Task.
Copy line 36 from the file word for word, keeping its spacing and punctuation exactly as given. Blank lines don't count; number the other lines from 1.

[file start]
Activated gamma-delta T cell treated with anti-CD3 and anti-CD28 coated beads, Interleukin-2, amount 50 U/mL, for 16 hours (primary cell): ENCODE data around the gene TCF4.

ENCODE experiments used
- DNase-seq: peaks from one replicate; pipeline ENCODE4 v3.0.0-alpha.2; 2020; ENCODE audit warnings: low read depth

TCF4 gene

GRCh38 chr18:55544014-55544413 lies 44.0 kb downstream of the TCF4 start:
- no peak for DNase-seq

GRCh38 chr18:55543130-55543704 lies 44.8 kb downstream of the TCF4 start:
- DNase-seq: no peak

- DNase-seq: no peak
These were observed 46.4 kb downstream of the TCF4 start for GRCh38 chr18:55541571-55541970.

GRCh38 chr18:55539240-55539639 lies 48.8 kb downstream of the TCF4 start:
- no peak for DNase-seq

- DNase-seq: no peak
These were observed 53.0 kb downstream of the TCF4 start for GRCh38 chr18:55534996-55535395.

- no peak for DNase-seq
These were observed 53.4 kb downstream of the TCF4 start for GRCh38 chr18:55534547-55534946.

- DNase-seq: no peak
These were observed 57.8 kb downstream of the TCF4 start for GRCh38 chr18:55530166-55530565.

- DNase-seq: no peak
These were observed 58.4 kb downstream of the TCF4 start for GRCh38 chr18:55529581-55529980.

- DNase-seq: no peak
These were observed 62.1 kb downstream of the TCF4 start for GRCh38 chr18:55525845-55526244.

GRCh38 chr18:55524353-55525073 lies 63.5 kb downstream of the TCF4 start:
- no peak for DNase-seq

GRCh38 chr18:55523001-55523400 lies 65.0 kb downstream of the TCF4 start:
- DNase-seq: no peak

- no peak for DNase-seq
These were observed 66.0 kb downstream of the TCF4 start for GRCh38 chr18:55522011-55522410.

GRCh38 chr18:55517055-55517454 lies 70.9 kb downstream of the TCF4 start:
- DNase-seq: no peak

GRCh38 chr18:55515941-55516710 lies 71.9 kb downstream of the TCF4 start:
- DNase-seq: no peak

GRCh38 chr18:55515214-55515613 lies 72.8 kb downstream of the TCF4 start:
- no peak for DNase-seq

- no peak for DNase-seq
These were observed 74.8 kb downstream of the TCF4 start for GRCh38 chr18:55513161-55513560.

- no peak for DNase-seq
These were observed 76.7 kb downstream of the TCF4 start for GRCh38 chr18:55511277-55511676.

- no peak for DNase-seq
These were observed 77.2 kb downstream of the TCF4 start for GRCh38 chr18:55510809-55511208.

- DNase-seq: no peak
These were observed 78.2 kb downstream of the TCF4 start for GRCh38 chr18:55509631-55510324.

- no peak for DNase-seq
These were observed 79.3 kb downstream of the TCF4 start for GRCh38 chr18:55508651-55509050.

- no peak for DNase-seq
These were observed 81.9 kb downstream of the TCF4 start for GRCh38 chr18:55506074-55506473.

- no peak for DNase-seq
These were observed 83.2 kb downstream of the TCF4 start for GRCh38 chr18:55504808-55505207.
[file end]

These were observed 74.8 kb downstream of the TCF4 start for GRCh38 chr18:55513161-55513560.